Berkeley scientists develop new battery technology to help make renewable energy storage solutions more cost-effective
Researchers at Berkeley have developed a new battery membrane that can help bring down the production cost of storage batteries for renewable energy, reports Engadget.
Renewable energy sources are key to us moving away from fossil fuels and protecting our environment, but there’s a catch when attempting such green solutions at scale. How do we store this energy as part of the electrical grid so it’s available for use?
Most renewable energy researchers are focusing on a type of battery called a flow battery for storing energy, in which electricity is stored in a tank of liquid electrolyte. However, making this technology cost-effective on the scale required for the power grid has proven challenging.
Traditional fuel cells use a fluorinated membrane, which is expensive and not ideal for a flow battery. The researchers have created a new type of membrane specifically for flow batteries made from polymers called AquaPIMs, or aqueous-compatible polymers of intrinsic microporosity.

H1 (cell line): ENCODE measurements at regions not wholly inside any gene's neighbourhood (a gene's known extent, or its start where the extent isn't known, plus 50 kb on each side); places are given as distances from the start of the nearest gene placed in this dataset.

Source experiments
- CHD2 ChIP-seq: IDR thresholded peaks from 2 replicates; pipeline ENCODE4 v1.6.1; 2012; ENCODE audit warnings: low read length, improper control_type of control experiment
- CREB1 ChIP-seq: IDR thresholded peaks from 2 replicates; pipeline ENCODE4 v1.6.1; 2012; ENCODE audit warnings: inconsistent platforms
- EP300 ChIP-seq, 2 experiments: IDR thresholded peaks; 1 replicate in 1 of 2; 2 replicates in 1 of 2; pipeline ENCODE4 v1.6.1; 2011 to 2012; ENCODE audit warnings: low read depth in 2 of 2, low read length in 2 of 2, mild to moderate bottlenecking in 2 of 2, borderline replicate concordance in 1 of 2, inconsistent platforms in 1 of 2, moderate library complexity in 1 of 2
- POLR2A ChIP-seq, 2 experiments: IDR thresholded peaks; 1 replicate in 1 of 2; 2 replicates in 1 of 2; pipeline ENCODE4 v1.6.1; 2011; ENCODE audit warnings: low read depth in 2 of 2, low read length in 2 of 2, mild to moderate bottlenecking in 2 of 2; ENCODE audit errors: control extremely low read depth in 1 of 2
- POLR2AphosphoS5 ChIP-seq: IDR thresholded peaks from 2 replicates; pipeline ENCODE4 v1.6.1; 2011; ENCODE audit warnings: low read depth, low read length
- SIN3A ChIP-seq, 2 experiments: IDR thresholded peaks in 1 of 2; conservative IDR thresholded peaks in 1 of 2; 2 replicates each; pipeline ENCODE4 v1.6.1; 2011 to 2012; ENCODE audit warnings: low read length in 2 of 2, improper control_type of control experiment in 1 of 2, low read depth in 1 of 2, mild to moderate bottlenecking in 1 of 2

This paves the way for cheaper and more reliable flow batteries for the electric grid, which could eventually power homes across the country with renewable energy from wind and solar.
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Nikhil Sreekandan is a journalist with a desire to explore life through the stories he chases. An engineer who found recluse in the world of words, he is a journalism post-graduate from Cardiff University. He works as a content editor at Nature inFocus, India’s leading platform for nature and wildlife. When not lost in cinema, contemporary literature or his earphones — there is a genuine attempt at ‘giving chase’, and it is beautiful.